The proposed GSOC project is to add support for invoking Docker containers within Taverna by adding a Docker Activity plugin.
- Propose JSON model for describing a docker run command
- (Optional) Validate Docker activity config, e.g. can the docker image be pulled?
- Investigate: New Docker activity, or modify existing External Tool activity?
- Make/modify a Taverna Activity plugin for executing Docker (may or may not be based on the External Tool activity)
- (Optional) Capture docker metadata and add to workflow run provenance (e.g. which docker image ID was pulled)
- (Optional) Add Bioboxes support
- (Optional) Integrate with CWL support (TAVERNA-900)
Other Taverna/Docker--related tasks can of course also be proposed by the students.
Docker is a Linux container virtualization platform. A Linux container is a special kernel feature, which similar to chroot jails behave as a separate machine, but unlike Virtual Machines do not have the overhead of virtualization of hardware.
Docker is popular in the devops movement as it provides an easy way to install dependencies for software development and deployment, e.g. to run servers for mySQL, Apache Solr or node.js.
In brief a Docker Image contains a virtual Linux file system (e.g. a miniature Debian installation). A Docker Container is a particular execution of a Docker Image, which typically runs a single process as installed within the container, and may have network ports exposed to the world, or have parts of the host computer's file system mounted within the inner container.
One great advantage of Docker is that it simplifies tool installation, as each Docker image is a self-contained Linux distribution which don't have to be compatible with the host computer (beyond the kernel).
For Windows and OS X users Docker automatically manage a virtual machine running the Linux containers, but Docker containers can also be deployed on the cloud or a local cluster, e,g. using Docker Machine.
Docker images can be created from a Dockerfile, which basically lists the commands to run to prepare the image. Docker images can be chained together using base images - for instance to build on an image with mySQL, the Dockerfile says FROM mysql.
Thus Docker is also an important tool for reproducibility, as these images can be automatically kept up to date and are distributed through the Docker hub. In bioinformatics, this has led to Bioboxes, a standard for creating interchangable bioinformatics software containers.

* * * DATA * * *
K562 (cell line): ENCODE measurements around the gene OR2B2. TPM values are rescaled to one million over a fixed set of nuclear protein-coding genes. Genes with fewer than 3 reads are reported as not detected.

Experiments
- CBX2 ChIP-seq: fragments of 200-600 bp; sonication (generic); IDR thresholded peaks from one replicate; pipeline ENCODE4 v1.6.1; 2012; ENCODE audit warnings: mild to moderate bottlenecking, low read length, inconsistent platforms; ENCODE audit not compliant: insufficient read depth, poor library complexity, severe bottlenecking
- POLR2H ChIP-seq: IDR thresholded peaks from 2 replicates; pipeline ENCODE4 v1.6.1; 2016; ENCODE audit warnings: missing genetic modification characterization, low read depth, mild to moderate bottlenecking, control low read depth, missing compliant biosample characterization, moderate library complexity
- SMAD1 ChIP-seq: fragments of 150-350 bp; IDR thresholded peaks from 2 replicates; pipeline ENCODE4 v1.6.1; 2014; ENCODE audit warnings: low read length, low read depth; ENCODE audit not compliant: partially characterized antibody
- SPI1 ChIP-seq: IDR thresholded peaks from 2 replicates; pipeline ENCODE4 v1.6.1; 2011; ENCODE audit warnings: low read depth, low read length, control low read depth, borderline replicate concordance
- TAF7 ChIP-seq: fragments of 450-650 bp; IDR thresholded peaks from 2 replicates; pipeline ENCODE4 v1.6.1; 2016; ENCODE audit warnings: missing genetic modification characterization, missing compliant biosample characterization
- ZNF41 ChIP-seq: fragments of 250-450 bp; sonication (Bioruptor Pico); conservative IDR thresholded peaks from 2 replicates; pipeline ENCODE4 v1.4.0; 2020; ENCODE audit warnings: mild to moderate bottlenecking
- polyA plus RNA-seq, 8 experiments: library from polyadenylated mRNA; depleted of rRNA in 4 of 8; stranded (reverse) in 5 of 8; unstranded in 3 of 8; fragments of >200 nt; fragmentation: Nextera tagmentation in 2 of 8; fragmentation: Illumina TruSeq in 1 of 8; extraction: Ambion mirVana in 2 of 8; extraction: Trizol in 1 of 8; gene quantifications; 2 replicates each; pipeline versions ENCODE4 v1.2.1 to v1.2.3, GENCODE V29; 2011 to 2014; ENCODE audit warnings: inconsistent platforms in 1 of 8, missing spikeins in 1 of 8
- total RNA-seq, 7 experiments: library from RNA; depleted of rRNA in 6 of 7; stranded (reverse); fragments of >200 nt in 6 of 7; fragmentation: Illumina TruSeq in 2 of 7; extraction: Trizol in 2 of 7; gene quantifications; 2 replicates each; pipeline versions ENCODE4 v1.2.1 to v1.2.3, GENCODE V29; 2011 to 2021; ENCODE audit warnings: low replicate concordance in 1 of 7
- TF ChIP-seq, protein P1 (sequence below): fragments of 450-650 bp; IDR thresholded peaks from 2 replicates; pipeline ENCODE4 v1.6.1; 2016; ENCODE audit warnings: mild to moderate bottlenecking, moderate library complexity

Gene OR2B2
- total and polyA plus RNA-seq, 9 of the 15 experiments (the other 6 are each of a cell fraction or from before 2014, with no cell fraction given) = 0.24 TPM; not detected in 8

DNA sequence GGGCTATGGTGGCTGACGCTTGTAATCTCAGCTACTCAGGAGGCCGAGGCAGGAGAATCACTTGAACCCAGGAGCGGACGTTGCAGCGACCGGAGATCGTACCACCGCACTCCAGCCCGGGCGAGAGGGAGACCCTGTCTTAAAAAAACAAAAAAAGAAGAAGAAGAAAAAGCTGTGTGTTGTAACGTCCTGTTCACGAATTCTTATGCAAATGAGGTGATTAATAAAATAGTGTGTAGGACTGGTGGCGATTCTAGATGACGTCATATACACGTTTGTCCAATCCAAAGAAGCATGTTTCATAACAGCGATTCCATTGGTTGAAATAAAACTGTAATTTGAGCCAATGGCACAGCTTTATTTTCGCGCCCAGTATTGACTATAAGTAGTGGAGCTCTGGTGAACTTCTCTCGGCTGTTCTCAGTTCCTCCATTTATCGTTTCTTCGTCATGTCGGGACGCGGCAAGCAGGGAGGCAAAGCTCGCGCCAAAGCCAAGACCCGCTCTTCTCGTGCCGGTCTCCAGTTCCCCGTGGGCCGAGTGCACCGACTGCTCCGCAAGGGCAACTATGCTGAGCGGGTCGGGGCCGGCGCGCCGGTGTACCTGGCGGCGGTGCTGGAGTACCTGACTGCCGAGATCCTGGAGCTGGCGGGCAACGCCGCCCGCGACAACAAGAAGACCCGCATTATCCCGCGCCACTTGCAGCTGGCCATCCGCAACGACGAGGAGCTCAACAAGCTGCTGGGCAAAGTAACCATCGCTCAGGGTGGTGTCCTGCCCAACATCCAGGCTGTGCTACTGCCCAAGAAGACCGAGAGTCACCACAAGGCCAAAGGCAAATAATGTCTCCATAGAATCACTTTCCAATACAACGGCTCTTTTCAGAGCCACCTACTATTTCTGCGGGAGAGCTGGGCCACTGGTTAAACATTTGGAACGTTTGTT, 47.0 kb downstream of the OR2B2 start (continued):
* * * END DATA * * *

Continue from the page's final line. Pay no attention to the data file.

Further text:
Apache Taverna (incubating) is a Java-based workflow system with a graphical design interface. Taverna workflows can combine many different service types, including REST and WSDL services, command line tools, scripts (e.g. BeanShell, R) and custom plugins (e.g. BioMart).
Taverna workflows can be executed on the desktop, on the command line, or on a Taverna server installation, which can be controlled from a web portal, a mobile app, or integrated into third-party applications.
Taverna is used in a wide range of sciences for data analysis and processing, including bioinformatics, cheminformatics, biodiversity and musicology. Workflow engine features include provenance tracking, implicit parallelism/iterations, retry/failover and looping.
Taverna workflows are commonly shared on myExperiment, and can either be created graphically in the Taverna workbench, programmatically using the Taverna Language API or by generating workflow definitions in the SCUFL2 format.
Interested GSOC students are requested to engage early with the dev@taverna mailing list to describe their ideas for approaching this project, to clarify the tasks and for any questions and issues.
As a first step, the prospective applicant should leave a comment on this Jira issue to indicate their interest, and the GSOC mentors would be happy to assist on any questions.
As the project starts we are expecting the student to become part of the dev@taverna community to regularly discuss their progress.
An important part of GSOC is the personal mentoring from existing members of the open source community. Our job is not just to teach you how to successfully get through the GSOC programme, but also to motivate you and make sure you progress. We will show you how to contribute to open source, debug, improve, document, test and release your code as part of Apache Taverna.
The GSOC mentors for Apache Taverna have experience from guiding multiple earlier GSOC students and local students, and can be contacted privately for day-to-day interaction and trouble-shooting.
Mentors for this GSOC project:
- Stian Soiland-Reyes